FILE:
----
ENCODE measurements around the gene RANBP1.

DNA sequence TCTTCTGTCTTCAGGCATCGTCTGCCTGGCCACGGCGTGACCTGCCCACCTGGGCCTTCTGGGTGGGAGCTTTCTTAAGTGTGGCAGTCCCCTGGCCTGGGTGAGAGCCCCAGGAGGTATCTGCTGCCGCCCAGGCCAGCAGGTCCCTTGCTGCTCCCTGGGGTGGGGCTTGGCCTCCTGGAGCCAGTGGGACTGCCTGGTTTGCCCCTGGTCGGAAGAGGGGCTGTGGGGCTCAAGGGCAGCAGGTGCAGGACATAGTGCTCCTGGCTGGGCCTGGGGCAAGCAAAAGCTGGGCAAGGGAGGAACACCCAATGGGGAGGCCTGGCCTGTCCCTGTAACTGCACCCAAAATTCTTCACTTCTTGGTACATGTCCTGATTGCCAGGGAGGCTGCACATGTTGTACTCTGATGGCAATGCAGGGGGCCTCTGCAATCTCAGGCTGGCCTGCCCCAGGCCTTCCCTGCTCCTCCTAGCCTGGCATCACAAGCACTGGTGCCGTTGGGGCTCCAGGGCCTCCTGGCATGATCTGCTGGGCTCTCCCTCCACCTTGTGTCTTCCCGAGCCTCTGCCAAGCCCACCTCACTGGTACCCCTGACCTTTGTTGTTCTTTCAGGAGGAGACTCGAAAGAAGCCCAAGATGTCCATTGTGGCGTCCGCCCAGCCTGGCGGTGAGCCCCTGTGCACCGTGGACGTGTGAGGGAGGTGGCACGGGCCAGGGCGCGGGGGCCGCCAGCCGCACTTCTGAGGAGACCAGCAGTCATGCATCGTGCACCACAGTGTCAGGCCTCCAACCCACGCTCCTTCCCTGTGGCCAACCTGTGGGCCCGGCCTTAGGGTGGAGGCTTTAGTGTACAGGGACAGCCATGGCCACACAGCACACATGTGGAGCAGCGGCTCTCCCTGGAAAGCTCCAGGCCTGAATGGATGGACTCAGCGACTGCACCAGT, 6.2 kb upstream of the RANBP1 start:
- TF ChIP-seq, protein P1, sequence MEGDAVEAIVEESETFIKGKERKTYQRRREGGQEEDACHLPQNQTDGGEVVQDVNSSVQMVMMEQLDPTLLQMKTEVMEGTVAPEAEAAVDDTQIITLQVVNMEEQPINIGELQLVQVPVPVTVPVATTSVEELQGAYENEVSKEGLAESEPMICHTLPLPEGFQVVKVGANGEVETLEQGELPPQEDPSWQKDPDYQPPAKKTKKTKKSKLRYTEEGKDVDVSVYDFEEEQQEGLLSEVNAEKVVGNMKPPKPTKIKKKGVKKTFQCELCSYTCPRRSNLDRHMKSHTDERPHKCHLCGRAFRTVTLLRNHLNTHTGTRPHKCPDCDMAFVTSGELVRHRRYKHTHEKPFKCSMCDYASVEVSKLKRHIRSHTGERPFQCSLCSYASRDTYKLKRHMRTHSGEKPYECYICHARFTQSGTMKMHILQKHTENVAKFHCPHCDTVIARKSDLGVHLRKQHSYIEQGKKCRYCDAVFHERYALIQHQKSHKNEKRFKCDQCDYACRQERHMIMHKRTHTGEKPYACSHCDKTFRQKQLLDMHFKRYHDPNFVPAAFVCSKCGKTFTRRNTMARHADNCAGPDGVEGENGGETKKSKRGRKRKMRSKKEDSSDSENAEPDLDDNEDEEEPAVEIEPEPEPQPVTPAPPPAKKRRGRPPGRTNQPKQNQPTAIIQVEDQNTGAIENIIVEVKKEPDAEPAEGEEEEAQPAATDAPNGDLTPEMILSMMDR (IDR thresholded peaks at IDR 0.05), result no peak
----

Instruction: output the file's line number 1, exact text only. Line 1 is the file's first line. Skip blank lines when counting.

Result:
ENCODE measurements around the gene RANBP1.